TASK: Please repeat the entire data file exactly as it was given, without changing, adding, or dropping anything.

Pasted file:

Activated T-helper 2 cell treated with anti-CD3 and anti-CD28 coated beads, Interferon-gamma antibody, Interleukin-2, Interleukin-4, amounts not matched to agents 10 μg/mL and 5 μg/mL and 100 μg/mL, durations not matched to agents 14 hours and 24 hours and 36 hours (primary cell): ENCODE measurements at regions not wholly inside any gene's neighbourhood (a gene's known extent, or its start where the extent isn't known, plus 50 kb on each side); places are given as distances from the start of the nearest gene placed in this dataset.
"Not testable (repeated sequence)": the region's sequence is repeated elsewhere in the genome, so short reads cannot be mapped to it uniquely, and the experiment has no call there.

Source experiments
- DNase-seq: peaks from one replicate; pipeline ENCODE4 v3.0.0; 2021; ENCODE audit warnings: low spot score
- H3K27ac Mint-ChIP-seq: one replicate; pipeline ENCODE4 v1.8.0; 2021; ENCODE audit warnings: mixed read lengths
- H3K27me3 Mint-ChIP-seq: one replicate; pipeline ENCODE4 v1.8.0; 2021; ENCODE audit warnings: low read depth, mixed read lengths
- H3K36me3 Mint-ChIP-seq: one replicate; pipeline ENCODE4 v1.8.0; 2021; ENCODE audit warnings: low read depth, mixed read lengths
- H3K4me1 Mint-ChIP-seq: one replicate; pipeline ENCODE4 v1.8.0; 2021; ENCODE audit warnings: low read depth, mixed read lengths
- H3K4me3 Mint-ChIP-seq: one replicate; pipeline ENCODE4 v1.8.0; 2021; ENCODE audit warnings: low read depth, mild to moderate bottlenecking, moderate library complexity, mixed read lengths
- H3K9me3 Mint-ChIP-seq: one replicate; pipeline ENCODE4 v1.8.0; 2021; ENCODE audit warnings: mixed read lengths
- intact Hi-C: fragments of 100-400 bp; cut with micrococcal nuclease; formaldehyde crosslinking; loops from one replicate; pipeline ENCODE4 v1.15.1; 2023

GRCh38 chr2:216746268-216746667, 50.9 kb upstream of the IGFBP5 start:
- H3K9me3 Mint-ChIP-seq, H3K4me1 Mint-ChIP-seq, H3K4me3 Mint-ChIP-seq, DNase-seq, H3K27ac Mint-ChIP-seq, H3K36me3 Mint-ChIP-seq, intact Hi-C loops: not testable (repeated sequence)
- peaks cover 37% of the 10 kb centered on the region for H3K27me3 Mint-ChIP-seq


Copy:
Activated T-helper 2 cell treated with anti-CD3 and anti-CD28 coated beads, Interferon-gamma antibody, Interleukin-2, Interleukin-4, amounts not matched to agents 10 μg/mL and 5 μg/mL and 100 μg/mL, durations not matched to agents 14 hours and 24 hours and 36 hours (primary cell): ENCODE measurements at regions not wholly inside any gene's neighbourhood (a gene's known extent, or its start where the extent isn't known, plus 50 kb on each side); places are given as distances from the start of the nearest gene placed in this dataset.
"Not testable (repeated sequence)": the region's sequence is repeated elsewhere in the genome, so short reads cannot be mapped to it uniquely, and the experiment has no call there.

Source experiments
- DNase-seq: peaks from one replicate; pipeline ENCODE4 v3.0.0; 2021; ENCODE audit warnings: low spot score
- H3K27ac Mint-ChIP-seq: one replicate; pipeline ENCODE4 v1.8.0; 2021; ENCODE audit warnings: mixed read lengths
- H3K27me3 Mint-ChIP-seq: one replicate; pipeline ENCODE4 v1.8.0; 2021; ENCODE audit warnings: low read depth, mixed read lengths
- H3K36me3 Mint-ChIP-seq: one replicate; pipeline ENCODE4 v1.8.0; 2021; ENCODE audit warnings: low read depth, mixed read lengths
- H3K4me1 Mint-ChIP-seq: one replicate; pipeline ENCODE4 v1.8.0; 2021; ENCODE audit warnings: low read depth, mixed read lengths
- H3K4me3 Mint-ChIP-seq: one replicate; pipeline ENCODE4 v1.8.0; 2021; ENCODE audit warnings: low read depth, mild to moderate bottlenecking, moderate library complexity, mixed read lengths
- H3K9me3 Mint-ChIP-seq: one replicate; pipeline ENCODE4 v1.8.0; 2021; ENCODE audit warnings: mixed read lengths
- intact Hi-C: fragments of 100-400 bp; cut with micrococcal nuclease; formaldehyde crosslinking; loops from one replicate; pipeline ENCODE4 v1.15.1; 2023

GRCh38 chr2:216746268-216746667, 50.9 kb upstream of the IGFBP5 start:
- H3K9me3 Mint-ChIP-seq, H3K4me1 Mint-ChIP-seq, H3K4me3 Mint-ChIP-seq, DNase-seq, H3K27ac Mint-ChIP-seq, H3K36me3 Mint-ChIP-seq, intact Hi-C loops: not testable (repeated sequence)
- peaks cover 37% of the 10 kb centered on the region for H3K27me3 Mint-ChIP-seq